Alan Detheridge worked as a senior executive in the oil industry until 2006, and is a member of the governing board of the Natural Resource Governance Institute.
There is a vitally important Canadian transparency law currently sitting before Parliament. If improved and passed, the Extractive Sector Transparency Measures Act will go a long way toward helping people in natural resource-rich countries hold their governments to account. But the oil industry is arguing for a weaker law.
I worked for Royal Dutch Shell for 30 years, including as a vice-president of Shell Canada, and I am concerned by the industry's efforts to undermine this legislation. The law would require oil, gas, and mining companies in Canada to disclose their payments to governments around the world. This legislation is meant to fulfill Prime Minister Stephen Harper's G8 commitment to establish "new mandatory reporting standards for Canadian companies operating in this sector."
Extractive companies can bring great wealth to the countries where they operate. Resource revenues have the potential to drive economic growth and reduce poverty. However, in some resource-endowed countries, these revenues are lost to corruption and mismanagement, with few benefits flowing to the general population.
Providing government officials, parliamentarians, journalists and civil society groups with information about companies' payments to governments for oil, gas and mining projects enables them to hold their governments to account. Closer to home, the more we can do to help developing countries effectively use their own domestic tax base (billions of dollars of which come from oil– and mineral-sector payments), the less strain there will be on the foreign aid budget funded by Canadian taxpayers.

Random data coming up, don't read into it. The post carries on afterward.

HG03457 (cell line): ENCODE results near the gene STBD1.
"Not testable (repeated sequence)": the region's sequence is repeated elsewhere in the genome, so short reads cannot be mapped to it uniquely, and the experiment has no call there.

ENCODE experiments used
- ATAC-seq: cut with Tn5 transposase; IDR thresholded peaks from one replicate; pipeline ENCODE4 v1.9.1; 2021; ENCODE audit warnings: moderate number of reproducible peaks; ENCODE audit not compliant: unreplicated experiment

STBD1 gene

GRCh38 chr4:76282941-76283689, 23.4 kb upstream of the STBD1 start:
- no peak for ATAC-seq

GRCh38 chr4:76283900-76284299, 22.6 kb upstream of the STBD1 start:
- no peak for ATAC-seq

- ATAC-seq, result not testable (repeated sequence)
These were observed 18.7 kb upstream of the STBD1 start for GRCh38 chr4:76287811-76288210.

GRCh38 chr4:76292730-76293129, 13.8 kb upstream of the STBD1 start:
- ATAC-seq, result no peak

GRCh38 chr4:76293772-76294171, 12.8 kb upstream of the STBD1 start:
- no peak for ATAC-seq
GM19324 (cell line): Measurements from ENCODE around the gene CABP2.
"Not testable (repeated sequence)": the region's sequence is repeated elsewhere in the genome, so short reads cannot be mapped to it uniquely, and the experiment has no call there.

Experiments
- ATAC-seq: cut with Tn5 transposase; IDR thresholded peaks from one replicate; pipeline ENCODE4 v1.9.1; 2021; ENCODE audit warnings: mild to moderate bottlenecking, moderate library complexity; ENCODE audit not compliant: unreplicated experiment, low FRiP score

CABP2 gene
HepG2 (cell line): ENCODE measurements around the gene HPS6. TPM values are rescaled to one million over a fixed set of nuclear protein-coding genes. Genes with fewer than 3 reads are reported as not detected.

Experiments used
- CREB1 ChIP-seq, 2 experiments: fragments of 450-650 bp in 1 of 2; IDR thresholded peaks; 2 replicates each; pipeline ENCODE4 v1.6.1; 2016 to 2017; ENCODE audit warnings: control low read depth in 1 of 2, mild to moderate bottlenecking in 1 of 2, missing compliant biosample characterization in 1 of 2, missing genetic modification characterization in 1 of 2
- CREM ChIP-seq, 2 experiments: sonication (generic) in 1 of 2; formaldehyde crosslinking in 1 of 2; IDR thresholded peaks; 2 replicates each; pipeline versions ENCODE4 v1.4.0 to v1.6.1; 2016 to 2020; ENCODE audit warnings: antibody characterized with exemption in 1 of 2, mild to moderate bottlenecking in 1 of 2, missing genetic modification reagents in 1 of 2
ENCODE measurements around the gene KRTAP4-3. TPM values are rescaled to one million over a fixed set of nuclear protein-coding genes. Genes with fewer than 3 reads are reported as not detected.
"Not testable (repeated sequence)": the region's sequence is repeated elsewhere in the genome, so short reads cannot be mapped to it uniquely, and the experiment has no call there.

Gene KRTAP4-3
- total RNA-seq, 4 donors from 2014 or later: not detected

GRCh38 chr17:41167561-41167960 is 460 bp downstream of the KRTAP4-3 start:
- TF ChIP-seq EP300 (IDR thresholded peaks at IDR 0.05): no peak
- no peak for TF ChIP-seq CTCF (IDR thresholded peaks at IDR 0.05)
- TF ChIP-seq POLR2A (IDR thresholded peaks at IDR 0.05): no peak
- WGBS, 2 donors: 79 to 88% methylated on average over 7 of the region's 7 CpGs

When I was at Shell I helped launch the Extractive Industries Transparency Initiative (EITI), a global, voluntary effort to improve revenue transparency. But voluntary disclosure is not sufficient. Regulation, such as the proposed legislation, fills the gap where transparency is needed most – in countries where payments remain secret.
That is why I testified before the U.S. Congress in support of similar transparency legislation, which subsequently became law in 2010. I also supported the well-defined and comprehensive European Union rules agreed in 2013 that national governments across Europe are now enacting.
The Canadian mining industry has already gone on the record proposing strong transparency rules. We should applaud its members for taking such a proactive approach. Unfortunately, the oil industry is working against them.
First, the oil industry is opposed to publishing information for individual projects. Rather than provide meaningful information at the project level for communities and local governments to use, some major oil companies, including Shell, argue that they should be able to report at aggregated levels. In Canada, the current legislative draft does not require project-level reporting. That is a significant weakness in legislation that the government of Canada said would be established with a view to "ensuring Canada's framework is consistent with existing standards and aligned with other G8 countries." Legislation passed in the U.S. and EU categorically requires project-level reporting.
Second, some oil companies want exemptions from reporting payments when they operate in countries with laws or contracts that prohibit such disclosure. Apart from failing to provide transparency where it is needed most, allowing exemptions would only serve to encourage those governments who wish to withhold information from their citizens to enact such legislation. Failure by Canada to rule out exemptions would undermine the fundamental purpose of the proposed transparency law, which is to place information into the hands of those that can use it to effect positive change. The Canadian rules should align with EU legislation, and not permit exemptions.
Canada is a world leader in promoting transparency and accountability, and so I hope that lawmakers will resist this pressure from the oil industry. The Canadian legislation should require reporting in all countries, and for every project, without exception.